Having millions of people make reservations to eat your food three years out, and still believing "I’m no one to say whether someone cooks well or not" is humble on a whole other dimension. This is Ferran Adriá – who’s widely considered the best chef in the world by many accounts, although not necessarily his own.
On Monday, September 26, the chef was joined by other world-renowned culinary personalities in the second edition of the annual Estrella Damm Gastronomy Congress in Miami. The event featured live cooking demos by Jorge Muñoz from Michelin-starred Pakta in Barcelona; Aaron Mulliss, head chef at the first gastropub to receive two Michelin stars, The Hand and Flowers; and Nick Beardshaw, head chef at The Coach, the number three gastropub in the UK.
Eater Miami sat down with Adriá before his press conference with local chef Michelle Bernstein and chatted about dining trends, Miami’s future as a culinary city and the biggest problem restaurants face today. (The interview was conducted in Spanish and then translated.)
Eater: Last year was your first conference here in Miami. What do you think will be different about it this year?
Ferran Adriá: We’re going to talk a bit about where we are in the Bulli Foundation. And since there will be a lot of restaurateurs in the audience, I’m going to do a bit of an analysis, from the business standpoint, on how I see the restaurant world today and everything that’s been happening in the last couple of years.
What do you hope to achieve with these conferences?
In the end it’s just a discussion that allows people to reflect. I came to Miami for the first time about 10 years ago, back then there was only Nobu, now there’s a whole revolution of young men and women opening smaller and more intimate restaurants. It’s a whole new game with Asian and Latin American cuisine influences seen in Miami and all over the world.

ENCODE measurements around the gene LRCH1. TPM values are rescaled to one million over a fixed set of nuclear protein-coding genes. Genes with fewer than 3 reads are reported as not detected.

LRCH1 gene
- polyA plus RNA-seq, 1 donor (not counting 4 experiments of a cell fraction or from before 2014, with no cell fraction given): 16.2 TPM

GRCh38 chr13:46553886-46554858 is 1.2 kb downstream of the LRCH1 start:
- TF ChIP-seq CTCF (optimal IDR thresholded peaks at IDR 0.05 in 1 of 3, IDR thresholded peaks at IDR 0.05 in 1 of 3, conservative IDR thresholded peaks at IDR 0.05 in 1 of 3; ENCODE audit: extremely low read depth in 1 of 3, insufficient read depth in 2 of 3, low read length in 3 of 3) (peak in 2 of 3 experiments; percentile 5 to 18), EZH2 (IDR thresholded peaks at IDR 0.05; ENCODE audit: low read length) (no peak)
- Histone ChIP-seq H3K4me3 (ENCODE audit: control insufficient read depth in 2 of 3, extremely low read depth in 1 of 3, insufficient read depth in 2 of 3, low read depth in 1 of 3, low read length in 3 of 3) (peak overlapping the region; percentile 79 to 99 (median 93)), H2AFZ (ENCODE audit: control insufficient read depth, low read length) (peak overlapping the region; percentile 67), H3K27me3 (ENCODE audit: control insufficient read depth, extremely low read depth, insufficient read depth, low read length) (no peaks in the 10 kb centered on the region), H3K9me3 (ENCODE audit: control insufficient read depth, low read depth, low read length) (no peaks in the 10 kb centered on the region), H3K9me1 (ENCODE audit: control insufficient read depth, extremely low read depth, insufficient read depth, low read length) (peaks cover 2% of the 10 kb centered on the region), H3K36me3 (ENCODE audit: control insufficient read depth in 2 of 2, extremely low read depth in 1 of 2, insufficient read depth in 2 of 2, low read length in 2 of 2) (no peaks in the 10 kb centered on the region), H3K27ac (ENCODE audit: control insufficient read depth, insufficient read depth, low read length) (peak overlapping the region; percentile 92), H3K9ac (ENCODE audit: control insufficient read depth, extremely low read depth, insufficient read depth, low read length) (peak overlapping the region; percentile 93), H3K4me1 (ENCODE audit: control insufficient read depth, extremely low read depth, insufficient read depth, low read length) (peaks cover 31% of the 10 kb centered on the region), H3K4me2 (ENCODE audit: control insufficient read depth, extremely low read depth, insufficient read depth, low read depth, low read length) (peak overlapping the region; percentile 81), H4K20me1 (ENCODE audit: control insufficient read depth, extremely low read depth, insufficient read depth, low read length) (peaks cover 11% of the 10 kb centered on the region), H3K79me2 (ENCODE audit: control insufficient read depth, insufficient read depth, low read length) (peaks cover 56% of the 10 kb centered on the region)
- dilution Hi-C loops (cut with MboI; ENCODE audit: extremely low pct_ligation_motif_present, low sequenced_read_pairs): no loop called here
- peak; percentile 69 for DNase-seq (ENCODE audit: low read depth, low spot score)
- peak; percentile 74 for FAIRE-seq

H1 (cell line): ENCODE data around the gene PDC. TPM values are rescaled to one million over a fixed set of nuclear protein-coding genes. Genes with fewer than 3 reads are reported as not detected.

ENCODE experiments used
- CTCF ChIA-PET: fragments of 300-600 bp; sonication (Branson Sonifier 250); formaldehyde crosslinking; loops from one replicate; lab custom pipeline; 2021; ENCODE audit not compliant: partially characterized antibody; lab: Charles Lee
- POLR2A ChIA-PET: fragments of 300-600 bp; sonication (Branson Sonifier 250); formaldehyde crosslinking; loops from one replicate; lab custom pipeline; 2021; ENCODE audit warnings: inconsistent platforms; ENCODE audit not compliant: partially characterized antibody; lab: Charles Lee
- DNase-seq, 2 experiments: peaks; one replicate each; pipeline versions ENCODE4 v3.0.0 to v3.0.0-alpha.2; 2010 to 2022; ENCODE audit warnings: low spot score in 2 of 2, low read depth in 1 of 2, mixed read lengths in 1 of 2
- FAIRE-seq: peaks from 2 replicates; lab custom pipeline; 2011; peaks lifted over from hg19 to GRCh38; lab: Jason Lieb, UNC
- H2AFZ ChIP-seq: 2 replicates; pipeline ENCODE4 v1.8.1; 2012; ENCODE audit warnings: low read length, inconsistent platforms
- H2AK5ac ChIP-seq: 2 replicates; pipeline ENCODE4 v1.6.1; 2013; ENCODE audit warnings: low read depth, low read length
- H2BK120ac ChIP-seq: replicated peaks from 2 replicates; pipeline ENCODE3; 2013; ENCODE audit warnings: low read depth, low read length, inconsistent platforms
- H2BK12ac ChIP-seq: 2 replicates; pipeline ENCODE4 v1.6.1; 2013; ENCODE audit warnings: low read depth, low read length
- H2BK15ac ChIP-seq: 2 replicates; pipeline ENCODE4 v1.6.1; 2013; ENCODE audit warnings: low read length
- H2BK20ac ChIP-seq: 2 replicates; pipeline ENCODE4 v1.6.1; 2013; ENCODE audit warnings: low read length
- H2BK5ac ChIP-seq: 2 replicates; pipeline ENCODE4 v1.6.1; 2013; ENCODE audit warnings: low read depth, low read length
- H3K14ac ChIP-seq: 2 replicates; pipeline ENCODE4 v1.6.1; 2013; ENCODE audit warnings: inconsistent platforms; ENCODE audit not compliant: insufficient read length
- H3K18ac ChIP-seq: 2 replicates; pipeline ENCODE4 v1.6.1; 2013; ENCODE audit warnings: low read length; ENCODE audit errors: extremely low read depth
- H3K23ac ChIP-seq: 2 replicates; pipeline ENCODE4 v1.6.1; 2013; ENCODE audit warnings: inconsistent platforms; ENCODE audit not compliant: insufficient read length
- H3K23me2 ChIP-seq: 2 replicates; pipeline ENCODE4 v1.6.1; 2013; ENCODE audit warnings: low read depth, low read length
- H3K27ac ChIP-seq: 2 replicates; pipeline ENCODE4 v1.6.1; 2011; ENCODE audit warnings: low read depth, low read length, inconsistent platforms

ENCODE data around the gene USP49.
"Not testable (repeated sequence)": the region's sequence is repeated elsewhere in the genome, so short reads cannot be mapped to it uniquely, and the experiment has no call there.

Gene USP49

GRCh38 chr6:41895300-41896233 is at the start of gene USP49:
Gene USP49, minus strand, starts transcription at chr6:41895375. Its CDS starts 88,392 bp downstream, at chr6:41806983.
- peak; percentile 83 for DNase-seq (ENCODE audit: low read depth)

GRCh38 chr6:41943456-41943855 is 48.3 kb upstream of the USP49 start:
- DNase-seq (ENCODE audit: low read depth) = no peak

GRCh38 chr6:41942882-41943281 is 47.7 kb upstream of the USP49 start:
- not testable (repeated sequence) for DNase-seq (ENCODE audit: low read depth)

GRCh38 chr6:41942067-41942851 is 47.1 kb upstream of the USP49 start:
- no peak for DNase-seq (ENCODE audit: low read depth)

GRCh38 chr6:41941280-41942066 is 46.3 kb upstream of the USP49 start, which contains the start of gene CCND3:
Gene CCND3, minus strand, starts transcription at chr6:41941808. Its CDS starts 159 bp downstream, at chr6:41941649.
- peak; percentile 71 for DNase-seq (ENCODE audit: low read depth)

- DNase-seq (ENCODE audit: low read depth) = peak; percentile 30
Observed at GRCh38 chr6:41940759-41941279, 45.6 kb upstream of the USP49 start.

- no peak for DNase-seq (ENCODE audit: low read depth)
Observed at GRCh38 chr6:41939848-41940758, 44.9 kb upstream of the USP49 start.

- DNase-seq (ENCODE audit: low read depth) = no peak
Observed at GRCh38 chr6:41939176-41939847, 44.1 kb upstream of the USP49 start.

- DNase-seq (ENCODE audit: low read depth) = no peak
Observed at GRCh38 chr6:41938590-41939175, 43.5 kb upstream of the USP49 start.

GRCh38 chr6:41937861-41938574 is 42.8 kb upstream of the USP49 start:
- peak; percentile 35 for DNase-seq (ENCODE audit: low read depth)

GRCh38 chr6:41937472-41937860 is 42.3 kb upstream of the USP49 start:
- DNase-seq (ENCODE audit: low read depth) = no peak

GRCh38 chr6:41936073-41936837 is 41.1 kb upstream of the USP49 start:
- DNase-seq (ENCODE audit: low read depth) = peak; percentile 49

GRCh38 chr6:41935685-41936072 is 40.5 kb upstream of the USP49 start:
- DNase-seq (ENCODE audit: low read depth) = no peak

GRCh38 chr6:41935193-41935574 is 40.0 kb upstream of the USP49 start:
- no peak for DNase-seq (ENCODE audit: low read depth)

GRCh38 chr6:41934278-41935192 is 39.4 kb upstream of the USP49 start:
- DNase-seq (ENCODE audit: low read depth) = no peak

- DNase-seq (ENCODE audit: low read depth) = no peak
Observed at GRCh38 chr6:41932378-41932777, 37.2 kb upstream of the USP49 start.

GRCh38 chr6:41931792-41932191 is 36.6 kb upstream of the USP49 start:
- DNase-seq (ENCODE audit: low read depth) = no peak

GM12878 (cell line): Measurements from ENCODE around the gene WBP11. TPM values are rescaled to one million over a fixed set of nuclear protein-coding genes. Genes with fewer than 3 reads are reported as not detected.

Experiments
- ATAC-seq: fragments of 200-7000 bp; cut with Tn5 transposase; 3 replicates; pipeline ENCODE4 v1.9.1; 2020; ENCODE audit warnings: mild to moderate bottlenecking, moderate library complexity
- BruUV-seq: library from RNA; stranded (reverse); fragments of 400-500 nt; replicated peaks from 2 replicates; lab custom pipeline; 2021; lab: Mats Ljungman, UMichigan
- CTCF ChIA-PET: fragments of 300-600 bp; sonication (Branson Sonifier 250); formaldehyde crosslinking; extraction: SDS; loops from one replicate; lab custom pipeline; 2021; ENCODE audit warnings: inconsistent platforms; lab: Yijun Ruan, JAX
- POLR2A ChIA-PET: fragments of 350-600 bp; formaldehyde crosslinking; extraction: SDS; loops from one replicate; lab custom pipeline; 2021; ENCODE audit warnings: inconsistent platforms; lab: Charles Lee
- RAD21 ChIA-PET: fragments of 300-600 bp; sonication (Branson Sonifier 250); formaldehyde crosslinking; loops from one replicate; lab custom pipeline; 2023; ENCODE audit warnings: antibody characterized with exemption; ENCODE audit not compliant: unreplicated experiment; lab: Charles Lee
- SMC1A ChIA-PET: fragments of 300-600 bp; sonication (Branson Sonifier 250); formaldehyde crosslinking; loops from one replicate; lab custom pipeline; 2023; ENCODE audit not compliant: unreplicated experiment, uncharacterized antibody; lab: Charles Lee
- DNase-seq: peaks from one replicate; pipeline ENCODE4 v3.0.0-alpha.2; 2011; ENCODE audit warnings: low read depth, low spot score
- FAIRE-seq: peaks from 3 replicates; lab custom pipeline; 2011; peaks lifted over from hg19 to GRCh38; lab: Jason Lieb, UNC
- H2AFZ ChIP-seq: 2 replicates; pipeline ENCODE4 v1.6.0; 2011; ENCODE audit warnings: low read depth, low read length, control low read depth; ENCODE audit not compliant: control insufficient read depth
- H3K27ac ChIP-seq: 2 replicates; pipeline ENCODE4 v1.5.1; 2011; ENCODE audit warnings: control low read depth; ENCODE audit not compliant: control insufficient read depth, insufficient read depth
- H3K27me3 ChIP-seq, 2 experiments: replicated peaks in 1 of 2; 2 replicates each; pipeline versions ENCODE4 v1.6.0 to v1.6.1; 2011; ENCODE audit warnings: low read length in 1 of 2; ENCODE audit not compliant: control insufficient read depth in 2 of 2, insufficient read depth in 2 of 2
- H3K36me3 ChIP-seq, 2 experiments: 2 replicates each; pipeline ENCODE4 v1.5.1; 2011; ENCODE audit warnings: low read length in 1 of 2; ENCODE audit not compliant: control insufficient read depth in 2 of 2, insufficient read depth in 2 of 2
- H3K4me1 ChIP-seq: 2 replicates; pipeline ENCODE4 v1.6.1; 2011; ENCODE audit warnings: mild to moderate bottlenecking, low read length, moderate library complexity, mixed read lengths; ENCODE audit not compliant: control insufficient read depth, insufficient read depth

People go to restaurants the way they go to the movies. They want to see a new movie every time.
Another really interesting detail. Yesterday I was with Jose Andres and we were talking about this, which is happening in Barcelona as well as in the U.S., people go to restaurants the way they go to the movies. They want to see a new movie every time. People don’t repeat restaurants. There’s no business that can support this, the lack of rotation.
As a business model it’s a disaster. It’s as if there were 300 Ferrari and Porsche distributors. There could be a lot of money in Miami, but they still wouldn’t be able to support themselves. So we’re going to talk a little bit about that and how I, personally, see that specialization is the future. When you specialize in something, you can be the best. Or one of the best. When you want to do it all, then it’s more difficult.
Can you tell us a little bit about this year’s theme, ‘challenge of contemporary cuisine’?
More than anything we’re going to discuss the challenge of the restaurants. This isn’t discussed too much. People talk about cooking but they don’t talk about managing.